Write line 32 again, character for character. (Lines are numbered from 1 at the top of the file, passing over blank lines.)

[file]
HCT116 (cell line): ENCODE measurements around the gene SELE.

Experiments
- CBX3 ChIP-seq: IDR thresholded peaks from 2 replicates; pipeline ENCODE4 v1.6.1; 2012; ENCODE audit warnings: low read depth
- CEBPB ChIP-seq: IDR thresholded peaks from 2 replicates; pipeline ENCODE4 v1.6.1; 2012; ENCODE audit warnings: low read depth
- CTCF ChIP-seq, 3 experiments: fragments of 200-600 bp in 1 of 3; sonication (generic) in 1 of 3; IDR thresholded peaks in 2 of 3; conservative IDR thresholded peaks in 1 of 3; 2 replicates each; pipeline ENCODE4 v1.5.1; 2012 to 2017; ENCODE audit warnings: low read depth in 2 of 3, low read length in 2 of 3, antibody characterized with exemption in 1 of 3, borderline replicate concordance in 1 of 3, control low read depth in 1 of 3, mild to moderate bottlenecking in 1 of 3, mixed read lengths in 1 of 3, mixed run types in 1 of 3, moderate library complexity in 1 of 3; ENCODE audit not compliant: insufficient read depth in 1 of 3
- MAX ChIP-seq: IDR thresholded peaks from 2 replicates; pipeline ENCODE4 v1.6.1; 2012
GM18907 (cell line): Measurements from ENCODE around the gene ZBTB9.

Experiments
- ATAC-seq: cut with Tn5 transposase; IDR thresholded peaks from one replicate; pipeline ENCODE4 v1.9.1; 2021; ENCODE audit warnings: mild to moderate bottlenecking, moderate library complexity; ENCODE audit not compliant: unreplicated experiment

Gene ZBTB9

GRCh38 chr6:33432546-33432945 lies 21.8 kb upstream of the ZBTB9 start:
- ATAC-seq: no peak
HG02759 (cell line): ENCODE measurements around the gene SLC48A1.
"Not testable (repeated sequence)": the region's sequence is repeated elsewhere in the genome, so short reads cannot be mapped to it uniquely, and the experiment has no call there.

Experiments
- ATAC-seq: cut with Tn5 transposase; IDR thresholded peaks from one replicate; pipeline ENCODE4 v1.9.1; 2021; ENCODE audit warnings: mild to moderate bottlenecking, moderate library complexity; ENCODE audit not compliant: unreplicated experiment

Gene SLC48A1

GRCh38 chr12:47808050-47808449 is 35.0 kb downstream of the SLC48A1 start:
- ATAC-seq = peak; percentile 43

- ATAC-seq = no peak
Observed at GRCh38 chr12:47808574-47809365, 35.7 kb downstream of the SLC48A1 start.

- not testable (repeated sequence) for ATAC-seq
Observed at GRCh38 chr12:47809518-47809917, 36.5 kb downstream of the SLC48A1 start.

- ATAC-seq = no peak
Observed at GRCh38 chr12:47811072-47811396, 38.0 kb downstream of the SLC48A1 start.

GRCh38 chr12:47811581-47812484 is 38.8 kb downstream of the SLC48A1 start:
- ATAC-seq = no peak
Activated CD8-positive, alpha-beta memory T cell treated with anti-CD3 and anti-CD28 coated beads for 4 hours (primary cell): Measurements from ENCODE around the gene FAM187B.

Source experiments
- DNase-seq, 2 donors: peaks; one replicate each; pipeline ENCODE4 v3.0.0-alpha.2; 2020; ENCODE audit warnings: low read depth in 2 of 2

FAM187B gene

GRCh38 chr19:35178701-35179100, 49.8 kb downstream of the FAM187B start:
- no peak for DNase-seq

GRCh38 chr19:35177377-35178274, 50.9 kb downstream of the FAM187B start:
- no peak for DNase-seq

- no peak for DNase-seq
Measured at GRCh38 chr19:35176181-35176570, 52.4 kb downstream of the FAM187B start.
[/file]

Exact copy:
GRCh38 chr19:35178701-35179100, 49.8 kb downstream of the FAM187B start: